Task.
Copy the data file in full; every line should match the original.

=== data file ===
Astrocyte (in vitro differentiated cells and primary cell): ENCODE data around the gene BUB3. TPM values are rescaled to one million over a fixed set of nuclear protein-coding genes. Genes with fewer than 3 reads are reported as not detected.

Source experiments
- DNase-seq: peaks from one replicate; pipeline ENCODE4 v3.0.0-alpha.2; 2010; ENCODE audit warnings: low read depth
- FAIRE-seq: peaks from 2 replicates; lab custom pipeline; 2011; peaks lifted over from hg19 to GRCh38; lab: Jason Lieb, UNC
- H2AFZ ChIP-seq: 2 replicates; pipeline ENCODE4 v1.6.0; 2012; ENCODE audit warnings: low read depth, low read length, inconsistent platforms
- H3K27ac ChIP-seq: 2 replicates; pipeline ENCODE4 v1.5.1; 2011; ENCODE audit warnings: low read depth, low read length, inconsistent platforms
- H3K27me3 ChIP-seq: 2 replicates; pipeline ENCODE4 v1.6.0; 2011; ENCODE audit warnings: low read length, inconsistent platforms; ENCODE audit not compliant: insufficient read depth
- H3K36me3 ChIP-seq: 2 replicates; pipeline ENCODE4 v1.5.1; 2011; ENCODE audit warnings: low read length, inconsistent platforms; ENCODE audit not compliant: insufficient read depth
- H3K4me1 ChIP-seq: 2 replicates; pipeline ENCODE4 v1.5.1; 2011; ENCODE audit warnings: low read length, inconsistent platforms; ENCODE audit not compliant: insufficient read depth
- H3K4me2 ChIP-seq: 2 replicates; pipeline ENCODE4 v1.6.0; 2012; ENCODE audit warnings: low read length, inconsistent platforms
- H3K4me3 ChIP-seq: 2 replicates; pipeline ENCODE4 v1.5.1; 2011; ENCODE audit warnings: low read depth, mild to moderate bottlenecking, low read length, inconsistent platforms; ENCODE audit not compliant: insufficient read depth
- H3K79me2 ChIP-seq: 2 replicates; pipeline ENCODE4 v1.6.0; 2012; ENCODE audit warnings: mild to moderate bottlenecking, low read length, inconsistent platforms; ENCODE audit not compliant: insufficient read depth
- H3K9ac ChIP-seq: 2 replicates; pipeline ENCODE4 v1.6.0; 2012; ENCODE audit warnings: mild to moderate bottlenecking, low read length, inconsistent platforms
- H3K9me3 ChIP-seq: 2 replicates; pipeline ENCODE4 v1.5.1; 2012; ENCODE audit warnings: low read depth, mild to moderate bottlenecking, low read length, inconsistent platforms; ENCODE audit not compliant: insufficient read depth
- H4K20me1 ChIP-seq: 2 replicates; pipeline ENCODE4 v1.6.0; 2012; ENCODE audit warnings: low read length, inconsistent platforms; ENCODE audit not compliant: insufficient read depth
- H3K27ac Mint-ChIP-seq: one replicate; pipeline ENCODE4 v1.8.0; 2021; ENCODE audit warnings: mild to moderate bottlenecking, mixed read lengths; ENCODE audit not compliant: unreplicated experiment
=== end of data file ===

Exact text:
Astrocyte (in vitro differentiated cells and primary cell): ENCODE data around the gene BUB3. TPM values are rescaled to one million over a fixed set of nuclear protein-coding genes. Genes with fewer than 3 reads are reported as not detected.

Source experiments
- DNase-seq: peaks from one replicate; pipeline ENCODE4 v3.0.0-alpha.2; 2010; ENCODE audit warnings: low read depth
- FAIRE-seq: peaks from 2 replicates; lab custom pipeline; 2011; peaks lifted over from hg19 to GRCh38; lab: Jason Lieb, UNC
- H2AFZ ChIP-seq: 2 replicates; pipeline ENCODE4 v1.6.0; 2012; ENCODE audit warnings: low read depth, low read length, inconsistent platforms
- H3K27ac ChIP-seq: 2 replicates; pipeline ENCODE4 v1.5.1; 2011; ENCODE audit warnings: low read depth, low read length, inconsistent platforms
- H3K27me3 ChIP-seq: 2 replicates; pipeline ENCODE4 v1.6.0; 2011; ENCODE audit warnings: low read length, inconsistent platforms; ENCODE audit not compliant: insufficient read depth
- H3K36me3 ChIP-seq: 2 replicates; pipeline ENCODE4 v1.5.1; 2011; ENCODE audit warnings: low read length, inconsistent platforms; ENCODE audit not compliant: insufficient read depth
- H3K4me1 ChIP-seq: 2 replicates; pipeline ENCODE4 v1.5.1; 2011; ENCODE audit warnings: low read length, inconsistent platforms; ENCODE audit not compliant: insufficient read depth
- H3K4me2 ChIP-seq: 2 replicates; pipeline ENCODE4 v1.6.0; 2012; ENCODE audit warnings: low read length, inconsistent platforms
- H3K4me3 ChIP-seq: 2 replicates; pipeline ENCODE4 v1.5.1; 2011; ENCODE audit warnings: low read depth, mild to moderate bottlenecking, low read length, inconsistent platforms; ENCODE audit not compliant: insufficient read depth
- H3K79me2 ChIP-seq: 2 replicates; pipeline ENCODE4 v1.6.0; 2012; ENCODE audit warnings: mild to moderate bottlenecking, low read length, inconsistent platforms; ENCODE audit not compliant: insufficient read depth
- H3K9ac ChIP-seq: 2 replicates; pipeline ENCODE4 v1.6.0; 2012; ENCODE audit warnings: mild to moderate bottlenecking, low read length, inconsistent platforms
- H3K9me3 ChIP-seq: 2 replicates; pipeline ENCODE4 v1.5.1; 2012; ENCODE audit warnings: low read depth, mild to moderate bottlenecking, low read length, inconsistent platforms; ENCODE audit not compliant: insufficient read depth
- H4K20me1 ChIP-seq: 2 replicates; pipeline ENCODE4 v1.6.0; 2012; ENCODE audit warnings: low read length, inconsistent platforms; ENCODE audit not compliant: insufficient read depth
- H3K27ac Mint-ChIP-seq: one replicate; pipeline ENCODE4 v1.8.0; 2021; ENCODE audit warnings: mild to moderate bottlenecking, mixed read lengths; ENCODE audit not compliant: unreplicated experiment